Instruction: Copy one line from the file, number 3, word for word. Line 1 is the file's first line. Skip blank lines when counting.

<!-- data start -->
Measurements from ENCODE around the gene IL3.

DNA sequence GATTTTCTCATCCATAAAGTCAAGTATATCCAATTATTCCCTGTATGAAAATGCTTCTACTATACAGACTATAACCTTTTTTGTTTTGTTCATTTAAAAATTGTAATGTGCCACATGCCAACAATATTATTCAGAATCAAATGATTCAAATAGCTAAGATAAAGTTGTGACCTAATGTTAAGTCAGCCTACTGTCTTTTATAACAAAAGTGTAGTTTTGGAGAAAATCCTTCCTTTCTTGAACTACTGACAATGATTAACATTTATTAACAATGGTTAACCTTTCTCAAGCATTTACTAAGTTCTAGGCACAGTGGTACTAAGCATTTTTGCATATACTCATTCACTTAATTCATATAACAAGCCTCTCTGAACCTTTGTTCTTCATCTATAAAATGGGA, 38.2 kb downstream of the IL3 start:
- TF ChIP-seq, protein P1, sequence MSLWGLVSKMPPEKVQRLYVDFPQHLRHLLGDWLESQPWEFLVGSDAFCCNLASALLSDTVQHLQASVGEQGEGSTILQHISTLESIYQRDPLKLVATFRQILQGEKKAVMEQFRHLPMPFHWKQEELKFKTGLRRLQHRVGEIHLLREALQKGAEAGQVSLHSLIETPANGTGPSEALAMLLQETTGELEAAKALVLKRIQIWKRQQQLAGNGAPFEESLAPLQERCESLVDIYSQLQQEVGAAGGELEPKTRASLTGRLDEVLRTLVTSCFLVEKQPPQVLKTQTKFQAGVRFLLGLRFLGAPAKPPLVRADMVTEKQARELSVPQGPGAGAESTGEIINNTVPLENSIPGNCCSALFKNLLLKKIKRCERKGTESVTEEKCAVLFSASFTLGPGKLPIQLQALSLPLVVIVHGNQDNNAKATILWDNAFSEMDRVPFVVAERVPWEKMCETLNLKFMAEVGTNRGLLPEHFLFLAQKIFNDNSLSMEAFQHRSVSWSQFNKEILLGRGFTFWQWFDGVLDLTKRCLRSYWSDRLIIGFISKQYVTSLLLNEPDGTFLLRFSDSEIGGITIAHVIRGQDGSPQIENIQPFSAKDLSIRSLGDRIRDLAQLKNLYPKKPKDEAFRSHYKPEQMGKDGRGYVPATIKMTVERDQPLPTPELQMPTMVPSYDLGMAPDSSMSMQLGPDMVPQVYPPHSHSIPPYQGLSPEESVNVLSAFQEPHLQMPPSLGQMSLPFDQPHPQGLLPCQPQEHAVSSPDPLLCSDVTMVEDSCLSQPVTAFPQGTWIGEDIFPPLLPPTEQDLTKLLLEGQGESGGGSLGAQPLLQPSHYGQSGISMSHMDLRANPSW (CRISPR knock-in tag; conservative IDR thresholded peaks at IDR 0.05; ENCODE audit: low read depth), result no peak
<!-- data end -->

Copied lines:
- TF ChIP-seq, protein P1, sequence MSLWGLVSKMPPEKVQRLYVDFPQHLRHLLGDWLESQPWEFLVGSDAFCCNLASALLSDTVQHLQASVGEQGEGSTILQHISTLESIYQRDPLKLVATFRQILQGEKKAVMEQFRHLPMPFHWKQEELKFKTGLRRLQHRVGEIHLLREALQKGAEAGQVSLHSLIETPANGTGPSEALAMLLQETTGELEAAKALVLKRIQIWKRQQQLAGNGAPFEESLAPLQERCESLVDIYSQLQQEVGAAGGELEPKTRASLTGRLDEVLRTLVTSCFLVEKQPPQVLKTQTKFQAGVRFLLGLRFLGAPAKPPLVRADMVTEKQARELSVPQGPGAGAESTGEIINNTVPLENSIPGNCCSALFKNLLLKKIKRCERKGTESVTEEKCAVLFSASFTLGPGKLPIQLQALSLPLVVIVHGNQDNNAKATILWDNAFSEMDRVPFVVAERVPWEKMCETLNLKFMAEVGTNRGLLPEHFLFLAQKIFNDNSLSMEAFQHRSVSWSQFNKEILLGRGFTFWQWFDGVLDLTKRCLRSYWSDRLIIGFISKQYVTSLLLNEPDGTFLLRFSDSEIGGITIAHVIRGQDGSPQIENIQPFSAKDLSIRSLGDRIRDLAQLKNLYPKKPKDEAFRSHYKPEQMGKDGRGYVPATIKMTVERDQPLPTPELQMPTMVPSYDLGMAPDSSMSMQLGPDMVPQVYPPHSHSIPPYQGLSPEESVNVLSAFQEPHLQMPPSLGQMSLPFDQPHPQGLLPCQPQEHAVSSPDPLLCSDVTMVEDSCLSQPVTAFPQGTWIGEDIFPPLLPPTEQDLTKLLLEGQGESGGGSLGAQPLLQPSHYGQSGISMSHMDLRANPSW (CRISPR knock-in tag; conservative IDR thresholded peaks at IDR 0.05; ENCODE audit: low read depth), result no peak